Monday, December 15, 2008

"The Equation of Love and Death" review (2)

Zhou Xun plays Li Mi, a plucky Kunming cab driver secretly nursing a broken heart and obsession—the man she loved disappeared
four years ago and their one-way line of communication are the letters that he writes to her, which she religiously stores and memorizes. Caught between faith and desperation, nothing, it seems, will reunite Li Mi with her old flame.

Then Li Mi takes on a fateful fare: two shifty migrants that have something to hide. Many convenient coincidences later, in a plot invovling hostage-taking, extortion, drug mules, mistaken identities, and changed identities, and Li Mi just might be close to finding her missing lover and closing the door on that part of her life.

It is in the nature of these films to rely on coincidences and other deus-ex-machina elements to move the plot forward—it doesn't matter that they aren't realistic, because movies aren't based on probability theory in the first place. However, you sometimes wish that there could be a bit more judgment exercised as to when enough is enough and it's time for you to sober up and go home. The tangled skein of the plot does get unraveled by the end, but as enjoyable as it is to know (almost) everything that transpired in this movie universe, there in a sense in which presenting all the facts makes the film seem too pat, too clever. It would have been better to leave the audience some unsettling loose-ends to quibble over.

As far as performances go, Zhou Xun, as Li Mi, is obviously the center of the film. She has plenty of good moments and a few maudlin ones, but otherwise manages to carry the film. Variety seems to concur:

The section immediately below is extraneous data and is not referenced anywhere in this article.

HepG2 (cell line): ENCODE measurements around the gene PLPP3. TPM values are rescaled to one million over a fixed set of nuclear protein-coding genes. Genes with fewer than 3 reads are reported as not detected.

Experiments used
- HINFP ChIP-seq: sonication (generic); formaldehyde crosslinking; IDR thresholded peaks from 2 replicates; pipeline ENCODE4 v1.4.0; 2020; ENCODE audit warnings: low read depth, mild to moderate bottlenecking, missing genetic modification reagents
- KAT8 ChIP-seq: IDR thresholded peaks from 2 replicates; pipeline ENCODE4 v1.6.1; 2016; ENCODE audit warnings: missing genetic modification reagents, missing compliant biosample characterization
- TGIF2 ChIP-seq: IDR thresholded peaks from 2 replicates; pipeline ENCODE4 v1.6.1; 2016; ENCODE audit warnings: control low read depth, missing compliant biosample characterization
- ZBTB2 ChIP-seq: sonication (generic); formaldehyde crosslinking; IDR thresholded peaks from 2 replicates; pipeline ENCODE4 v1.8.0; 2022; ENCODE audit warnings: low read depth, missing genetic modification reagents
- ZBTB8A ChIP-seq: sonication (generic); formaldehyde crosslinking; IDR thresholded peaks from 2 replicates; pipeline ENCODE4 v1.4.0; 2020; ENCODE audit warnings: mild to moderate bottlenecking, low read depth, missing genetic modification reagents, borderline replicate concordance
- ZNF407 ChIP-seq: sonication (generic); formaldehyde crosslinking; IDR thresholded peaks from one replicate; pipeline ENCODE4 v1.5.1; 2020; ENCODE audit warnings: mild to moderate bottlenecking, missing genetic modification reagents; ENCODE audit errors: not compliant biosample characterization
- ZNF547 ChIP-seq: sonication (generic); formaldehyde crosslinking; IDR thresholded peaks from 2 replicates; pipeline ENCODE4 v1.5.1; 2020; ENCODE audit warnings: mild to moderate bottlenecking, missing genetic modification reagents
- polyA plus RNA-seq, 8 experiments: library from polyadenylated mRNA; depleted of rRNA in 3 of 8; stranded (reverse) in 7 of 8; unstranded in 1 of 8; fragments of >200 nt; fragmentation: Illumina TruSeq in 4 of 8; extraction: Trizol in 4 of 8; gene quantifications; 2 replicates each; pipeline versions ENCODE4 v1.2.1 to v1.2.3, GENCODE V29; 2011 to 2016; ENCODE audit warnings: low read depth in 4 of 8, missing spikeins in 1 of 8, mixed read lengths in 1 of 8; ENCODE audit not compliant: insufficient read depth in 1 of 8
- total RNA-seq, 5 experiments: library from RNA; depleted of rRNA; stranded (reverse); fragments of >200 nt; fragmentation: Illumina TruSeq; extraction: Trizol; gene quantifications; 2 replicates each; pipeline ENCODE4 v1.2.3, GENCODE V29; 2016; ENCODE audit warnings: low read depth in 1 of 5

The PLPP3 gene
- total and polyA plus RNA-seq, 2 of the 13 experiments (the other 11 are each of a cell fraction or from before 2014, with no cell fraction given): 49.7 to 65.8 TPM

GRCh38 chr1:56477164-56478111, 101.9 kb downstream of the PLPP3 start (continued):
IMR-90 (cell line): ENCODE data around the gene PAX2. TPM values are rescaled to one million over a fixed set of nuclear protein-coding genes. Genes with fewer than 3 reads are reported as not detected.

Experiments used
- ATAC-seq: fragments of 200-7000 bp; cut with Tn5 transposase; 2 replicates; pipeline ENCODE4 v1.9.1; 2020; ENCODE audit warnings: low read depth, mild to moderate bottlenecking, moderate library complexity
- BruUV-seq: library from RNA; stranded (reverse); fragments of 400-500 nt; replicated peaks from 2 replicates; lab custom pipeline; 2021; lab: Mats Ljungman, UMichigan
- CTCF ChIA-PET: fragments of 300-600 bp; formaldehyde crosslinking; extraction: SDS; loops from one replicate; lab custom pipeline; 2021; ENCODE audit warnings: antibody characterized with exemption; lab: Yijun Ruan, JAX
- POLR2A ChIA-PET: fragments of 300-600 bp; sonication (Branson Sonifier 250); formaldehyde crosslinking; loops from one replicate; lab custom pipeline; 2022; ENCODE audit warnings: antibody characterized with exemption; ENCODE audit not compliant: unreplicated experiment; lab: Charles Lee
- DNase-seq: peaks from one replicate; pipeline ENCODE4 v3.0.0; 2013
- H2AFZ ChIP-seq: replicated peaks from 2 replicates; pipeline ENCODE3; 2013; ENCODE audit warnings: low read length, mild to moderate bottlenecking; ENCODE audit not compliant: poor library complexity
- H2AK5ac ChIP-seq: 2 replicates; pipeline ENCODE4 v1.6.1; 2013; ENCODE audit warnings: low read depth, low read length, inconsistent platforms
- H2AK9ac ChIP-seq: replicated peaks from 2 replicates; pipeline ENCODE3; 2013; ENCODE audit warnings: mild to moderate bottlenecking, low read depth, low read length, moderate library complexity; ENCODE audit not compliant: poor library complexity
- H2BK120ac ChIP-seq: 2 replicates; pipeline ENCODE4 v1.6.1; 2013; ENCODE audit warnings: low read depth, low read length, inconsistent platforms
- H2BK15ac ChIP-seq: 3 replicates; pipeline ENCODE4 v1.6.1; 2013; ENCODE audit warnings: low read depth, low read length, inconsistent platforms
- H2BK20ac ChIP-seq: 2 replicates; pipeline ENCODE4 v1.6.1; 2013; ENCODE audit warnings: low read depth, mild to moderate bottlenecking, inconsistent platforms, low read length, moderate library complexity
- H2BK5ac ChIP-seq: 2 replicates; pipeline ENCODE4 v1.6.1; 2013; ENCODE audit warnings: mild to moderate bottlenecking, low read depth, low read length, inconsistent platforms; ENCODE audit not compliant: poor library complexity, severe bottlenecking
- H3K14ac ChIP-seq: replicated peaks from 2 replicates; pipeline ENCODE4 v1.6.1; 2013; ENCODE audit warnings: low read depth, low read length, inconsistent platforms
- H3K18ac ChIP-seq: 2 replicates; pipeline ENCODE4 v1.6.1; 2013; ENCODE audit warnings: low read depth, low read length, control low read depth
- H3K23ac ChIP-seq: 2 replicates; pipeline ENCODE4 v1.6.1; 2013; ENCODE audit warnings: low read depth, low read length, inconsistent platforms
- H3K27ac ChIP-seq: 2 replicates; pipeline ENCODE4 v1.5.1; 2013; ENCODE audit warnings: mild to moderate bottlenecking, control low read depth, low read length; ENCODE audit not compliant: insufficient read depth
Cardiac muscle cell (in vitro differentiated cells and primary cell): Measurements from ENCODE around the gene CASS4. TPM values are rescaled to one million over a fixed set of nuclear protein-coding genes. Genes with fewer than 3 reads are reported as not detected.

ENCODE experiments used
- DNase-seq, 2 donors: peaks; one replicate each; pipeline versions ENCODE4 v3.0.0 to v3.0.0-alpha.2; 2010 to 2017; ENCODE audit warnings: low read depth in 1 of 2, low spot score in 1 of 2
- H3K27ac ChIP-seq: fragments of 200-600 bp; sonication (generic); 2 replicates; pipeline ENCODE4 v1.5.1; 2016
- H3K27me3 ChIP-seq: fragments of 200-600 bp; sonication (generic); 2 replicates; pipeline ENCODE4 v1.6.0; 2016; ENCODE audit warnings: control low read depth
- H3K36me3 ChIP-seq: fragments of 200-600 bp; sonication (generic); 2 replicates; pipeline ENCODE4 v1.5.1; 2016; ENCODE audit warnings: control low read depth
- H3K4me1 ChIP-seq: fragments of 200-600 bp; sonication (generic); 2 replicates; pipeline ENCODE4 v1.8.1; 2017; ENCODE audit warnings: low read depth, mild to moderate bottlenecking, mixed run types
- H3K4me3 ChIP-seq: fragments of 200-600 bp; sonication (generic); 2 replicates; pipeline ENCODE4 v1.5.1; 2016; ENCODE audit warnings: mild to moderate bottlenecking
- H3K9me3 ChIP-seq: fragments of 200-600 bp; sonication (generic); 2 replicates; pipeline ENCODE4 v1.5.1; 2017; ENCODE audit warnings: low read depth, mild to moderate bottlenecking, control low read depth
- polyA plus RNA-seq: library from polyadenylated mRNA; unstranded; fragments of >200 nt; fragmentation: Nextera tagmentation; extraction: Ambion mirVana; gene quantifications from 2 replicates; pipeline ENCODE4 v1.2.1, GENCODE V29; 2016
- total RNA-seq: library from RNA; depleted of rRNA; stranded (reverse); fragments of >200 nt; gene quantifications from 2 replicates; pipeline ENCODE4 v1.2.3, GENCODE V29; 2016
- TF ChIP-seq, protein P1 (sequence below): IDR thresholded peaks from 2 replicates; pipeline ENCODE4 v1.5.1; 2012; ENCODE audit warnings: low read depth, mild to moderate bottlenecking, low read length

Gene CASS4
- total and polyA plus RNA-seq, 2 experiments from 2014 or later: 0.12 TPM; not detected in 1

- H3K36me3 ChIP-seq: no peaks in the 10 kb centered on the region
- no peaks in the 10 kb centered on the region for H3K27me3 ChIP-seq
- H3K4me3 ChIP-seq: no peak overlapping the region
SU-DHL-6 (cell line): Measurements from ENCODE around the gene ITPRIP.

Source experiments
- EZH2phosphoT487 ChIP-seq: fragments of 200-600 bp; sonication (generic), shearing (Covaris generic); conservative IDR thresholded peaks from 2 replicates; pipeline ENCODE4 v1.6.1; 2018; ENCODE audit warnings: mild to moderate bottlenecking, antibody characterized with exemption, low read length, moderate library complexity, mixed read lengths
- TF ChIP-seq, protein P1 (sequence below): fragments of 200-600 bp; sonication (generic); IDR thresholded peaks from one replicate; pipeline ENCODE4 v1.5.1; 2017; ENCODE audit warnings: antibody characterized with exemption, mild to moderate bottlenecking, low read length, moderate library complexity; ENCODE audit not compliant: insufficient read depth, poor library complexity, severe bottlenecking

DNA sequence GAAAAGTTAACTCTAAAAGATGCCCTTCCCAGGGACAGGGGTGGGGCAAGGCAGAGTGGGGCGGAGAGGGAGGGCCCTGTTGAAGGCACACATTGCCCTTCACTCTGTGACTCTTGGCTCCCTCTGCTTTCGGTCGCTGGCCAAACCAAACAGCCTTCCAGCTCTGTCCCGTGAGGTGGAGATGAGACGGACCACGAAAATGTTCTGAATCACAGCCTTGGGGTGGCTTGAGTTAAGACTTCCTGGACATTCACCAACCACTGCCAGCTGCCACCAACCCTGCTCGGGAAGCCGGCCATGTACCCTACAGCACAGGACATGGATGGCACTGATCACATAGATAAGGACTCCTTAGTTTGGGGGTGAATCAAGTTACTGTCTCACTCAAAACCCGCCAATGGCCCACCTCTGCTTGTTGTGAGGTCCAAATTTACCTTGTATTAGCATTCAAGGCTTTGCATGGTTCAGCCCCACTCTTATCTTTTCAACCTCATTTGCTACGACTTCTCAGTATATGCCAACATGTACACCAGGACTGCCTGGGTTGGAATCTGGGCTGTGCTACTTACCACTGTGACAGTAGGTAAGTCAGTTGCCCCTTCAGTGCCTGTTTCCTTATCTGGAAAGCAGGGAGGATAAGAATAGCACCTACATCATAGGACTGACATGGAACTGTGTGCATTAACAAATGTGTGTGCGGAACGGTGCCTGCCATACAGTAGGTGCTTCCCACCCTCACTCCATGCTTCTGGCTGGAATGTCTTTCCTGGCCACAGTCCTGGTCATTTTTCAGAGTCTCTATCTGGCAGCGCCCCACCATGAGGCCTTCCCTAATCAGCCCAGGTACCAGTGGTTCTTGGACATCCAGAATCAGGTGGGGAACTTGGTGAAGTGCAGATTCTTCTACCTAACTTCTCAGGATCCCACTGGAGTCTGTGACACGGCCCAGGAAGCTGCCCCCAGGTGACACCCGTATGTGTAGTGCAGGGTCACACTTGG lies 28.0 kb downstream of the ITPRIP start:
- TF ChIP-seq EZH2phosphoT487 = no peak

Pic is motored by another saturated perf from the remarkable, throaty-voiced Zhou, who's ably partnered from the halfway mark by Zhang (the lead in the big-budget war drama "Assembly") as the tough but fair cop. Deng, also from "Assembly," is fine as the slippery Ma/Fang.

However, there was one performance bothered us a bit, which was that of Wang Baoqiang's, the young actor that has become quite popular in China for his small but often memorable roles in films, ranging from A World Without Thieves to Li Yang's Blind Shaft, as well as
the main role in the hit TV series Soldier Sortie. What tends to grate is the fact that he plays similar roles in so many of the movies:the innocent, hapless migrant worker. It was, in his earlier films, somewhat endearing. No matter what side of the law he was on, he was always the victim and the hero—he represented the pure heart of inner China, the migrants who can no longer make (or want to make) a living off the land and are forced to the move to seamy underbelly of Chinese cities, a moral vacuums where dodgy characters operate and manipulate them. Wang's performance is not bad as it goes, but you wonder whether or not the guy, barely twenty-five years old, has already been typecast.

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